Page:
I am a lifelong resident of Harlem, one who not only "grew up there," but who still resides there. I took interest in Barry Paschal's column and the editorial in Sunday's News-Times.
You must be talking about another place than where I currently live. To use the word "isolated" makes it sound as if our end of the county is in rural Alaska. While I understand the point you are trying to make about cost of services provided, and you might be correct, the word seems to contradict what I see when I drive around the majority of the area surrounding town. Areas that are truly "isolated" are practically nonexistent anymore.
Also, the "poor, poor, pitiful me" reference was uncalled for. I, for one, try to spend my money in Columbia County every chance I get. Much of that money is spent at business establishments in Evans, Martinez and Grovetown that do not exist in Harlem. I think I understand the value of reducing our property taxes through the sales tax credit and helping our county grow.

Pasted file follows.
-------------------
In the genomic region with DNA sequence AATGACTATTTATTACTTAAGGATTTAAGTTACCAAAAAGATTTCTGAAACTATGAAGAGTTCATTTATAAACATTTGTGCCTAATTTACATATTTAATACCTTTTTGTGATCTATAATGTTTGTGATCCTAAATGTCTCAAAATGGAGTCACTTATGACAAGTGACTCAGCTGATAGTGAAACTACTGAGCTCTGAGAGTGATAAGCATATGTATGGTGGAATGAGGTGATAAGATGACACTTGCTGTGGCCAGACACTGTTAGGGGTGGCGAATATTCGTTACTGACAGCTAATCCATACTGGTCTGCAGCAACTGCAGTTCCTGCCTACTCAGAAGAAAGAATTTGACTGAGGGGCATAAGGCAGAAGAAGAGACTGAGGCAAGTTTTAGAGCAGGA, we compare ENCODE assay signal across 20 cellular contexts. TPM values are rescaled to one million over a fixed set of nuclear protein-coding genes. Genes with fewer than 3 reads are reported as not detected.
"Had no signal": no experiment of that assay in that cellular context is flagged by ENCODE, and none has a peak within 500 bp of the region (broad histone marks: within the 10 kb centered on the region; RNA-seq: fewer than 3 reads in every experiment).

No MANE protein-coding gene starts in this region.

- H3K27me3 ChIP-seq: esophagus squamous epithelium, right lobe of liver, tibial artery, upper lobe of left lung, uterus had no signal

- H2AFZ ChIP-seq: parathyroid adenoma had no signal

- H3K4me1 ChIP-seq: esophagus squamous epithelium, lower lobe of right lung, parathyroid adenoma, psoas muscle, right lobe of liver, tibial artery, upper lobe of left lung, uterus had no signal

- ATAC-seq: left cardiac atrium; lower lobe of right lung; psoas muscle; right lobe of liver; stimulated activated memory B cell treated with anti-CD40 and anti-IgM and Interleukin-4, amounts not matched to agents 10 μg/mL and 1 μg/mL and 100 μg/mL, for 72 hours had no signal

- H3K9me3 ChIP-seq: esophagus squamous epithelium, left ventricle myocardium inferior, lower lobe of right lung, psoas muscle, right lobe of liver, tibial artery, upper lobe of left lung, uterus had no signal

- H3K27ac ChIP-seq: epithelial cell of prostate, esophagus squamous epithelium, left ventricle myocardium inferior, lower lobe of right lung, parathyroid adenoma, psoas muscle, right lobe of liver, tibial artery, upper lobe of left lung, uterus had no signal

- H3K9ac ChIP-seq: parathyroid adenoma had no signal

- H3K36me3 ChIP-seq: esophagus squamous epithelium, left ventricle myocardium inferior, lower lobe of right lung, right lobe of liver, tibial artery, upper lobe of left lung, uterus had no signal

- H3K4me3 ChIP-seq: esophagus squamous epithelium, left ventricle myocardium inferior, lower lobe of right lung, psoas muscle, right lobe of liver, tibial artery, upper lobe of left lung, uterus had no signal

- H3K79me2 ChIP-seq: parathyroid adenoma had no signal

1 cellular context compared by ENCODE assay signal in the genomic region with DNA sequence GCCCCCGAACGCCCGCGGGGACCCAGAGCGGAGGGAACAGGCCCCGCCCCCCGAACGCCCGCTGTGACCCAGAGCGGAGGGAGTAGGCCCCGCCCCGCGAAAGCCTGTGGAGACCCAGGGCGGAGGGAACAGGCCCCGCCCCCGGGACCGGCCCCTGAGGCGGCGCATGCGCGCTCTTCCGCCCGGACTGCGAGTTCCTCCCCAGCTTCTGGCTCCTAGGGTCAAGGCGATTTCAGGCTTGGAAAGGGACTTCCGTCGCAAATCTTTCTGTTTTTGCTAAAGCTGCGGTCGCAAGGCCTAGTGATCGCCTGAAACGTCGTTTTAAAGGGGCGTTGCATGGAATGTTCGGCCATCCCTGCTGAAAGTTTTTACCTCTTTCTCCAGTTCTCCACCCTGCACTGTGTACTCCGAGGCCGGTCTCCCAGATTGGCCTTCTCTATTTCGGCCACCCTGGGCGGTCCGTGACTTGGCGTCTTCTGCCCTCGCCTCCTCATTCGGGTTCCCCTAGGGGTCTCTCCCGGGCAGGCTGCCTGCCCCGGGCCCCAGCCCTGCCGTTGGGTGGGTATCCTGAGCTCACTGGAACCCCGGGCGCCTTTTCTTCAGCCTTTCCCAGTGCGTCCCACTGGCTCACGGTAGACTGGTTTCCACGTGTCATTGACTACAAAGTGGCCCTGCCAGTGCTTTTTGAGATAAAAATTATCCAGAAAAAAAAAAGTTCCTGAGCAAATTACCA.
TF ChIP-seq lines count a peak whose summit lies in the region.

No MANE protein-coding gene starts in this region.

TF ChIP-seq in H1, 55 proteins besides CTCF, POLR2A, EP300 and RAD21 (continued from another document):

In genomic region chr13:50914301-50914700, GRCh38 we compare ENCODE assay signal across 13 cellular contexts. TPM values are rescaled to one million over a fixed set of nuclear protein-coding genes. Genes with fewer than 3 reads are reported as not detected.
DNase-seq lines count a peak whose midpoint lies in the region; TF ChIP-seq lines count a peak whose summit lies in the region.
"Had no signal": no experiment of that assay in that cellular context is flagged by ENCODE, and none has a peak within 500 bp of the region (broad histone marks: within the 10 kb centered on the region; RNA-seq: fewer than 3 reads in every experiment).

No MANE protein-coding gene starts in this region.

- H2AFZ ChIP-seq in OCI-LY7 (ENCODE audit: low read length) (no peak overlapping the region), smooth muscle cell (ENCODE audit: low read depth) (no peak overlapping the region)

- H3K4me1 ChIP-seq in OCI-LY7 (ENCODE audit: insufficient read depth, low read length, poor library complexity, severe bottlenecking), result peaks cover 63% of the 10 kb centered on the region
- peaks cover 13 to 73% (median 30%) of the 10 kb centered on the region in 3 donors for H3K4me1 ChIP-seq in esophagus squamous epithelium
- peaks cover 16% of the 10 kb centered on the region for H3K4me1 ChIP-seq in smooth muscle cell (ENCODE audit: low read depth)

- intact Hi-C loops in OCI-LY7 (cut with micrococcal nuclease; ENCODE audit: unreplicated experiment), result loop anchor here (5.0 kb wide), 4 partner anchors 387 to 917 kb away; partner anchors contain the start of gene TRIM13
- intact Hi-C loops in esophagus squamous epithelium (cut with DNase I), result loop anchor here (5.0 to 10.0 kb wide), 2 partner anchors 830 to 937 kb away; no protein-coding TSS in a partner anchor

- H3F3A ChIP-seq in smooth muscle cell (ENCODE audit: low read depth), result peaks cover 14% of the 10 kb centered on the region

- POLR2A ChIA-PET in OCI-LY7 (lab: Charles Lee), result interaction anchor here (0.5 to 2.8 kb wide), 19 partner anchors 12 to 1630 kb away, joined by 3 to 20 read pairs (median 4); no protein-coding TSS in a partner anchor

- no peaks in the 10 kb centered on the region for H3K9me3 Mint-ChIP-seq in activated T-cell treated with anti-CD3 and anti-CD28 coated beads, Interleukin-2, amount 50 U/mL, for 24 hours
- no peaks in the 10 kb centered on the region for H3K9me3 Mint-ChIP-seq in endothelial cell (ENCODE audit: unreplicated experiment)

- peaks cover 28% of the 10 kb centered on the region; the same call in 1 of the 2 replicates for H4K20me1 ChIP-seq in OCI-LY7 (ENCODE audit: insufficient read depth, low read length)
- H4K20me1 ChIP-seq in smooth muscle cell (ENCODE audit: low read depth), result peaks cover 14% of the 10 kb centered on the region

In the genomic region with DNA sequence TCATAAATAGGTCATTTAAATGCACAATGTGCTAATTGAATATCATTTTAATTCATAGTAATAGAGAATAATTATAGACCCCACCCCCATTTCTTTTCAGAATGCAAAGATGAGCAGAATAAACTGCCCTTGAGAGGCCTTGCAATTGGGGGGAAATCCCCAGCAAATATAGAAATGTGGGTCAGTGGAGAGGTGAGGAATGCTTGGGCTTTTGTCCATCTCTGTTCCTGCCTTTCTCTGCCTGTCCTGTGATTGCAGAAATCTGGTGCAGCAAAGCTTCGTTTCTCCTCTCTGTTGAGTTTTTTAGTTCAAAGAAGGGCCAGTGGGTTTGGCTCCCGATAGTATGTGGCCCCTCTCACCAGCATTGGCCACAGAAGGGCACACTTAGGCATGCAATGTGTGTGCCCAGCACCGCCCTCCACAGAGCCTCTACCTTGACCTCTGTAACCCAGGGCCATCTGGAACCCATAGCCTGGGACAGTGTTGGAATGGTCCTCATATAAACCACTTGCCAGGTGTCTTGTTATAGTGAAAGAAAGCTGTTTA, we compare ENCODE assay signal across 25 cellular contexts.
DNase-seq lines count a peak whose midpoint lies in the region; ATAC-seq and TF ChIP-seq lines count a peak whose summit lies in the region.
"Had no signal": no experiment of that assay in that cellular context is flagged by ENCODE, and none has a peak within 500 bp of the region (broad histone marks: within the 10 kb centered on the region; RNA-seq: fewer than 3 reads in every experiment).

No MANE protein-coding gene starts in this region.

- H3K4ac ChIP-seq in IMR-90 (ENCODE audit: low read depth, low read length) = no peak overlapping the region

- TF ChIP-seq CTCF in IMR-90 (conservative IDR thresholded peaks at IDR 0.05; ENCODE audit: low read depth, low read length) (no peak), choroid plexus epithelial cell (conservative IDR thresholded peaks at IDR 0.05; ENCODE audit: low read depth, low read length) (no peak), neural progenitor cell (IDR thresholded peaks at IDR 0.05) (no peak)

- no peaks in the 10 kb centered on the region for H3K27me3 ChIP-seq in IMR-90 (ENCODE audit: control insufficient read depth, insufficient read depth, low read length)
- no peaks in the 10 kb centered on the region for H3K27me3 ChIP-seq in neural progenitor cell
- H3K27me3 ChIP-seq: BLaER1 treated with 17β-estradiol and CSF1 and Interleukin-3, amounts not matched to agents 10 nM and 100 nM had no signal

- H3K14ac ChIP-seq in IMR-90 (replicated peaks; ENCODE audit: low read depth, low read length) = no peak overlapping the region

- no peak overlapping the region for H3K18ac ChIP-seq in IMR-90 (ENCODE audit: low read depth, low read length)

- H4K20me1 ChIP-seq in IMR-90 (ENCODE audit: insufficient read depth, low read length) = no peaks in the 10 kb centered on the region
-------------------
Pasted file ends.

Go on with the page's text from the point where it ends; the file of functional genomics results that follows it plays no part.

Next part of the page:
During the past several years, we have (gotten) new, more progressive leadership in Harlem that is trying very hard to make improvements to the city. Several have been made in the past few years and more are coming.
Our city is more than 130 years old, and at that age some revitalization must take place. Most of this is being done through community block grants and other funding sources that do not cost the residents of Columbia County who reside out of our city limits a dime from county funds. A few very small projects have been financed by the discretionary fund of the commissioner serving District 4, but this is a minority of the funding by far.
Your choice of words only serves to project an image of rich vs. poor in Columbia County, which I feel has been overplayed to the maximum. If I was a reader of your paper who had never ventured to our end of the county, or had not been here in the past 5-10 years, I would certainly not waste a Sunday afternoon drive just to see for myself what is going on in the county based upon your editorial comments. Or if I owned a business looking to expand, I would never consider a business investment in Harlem based upon the picture you paint.
John W. Neal
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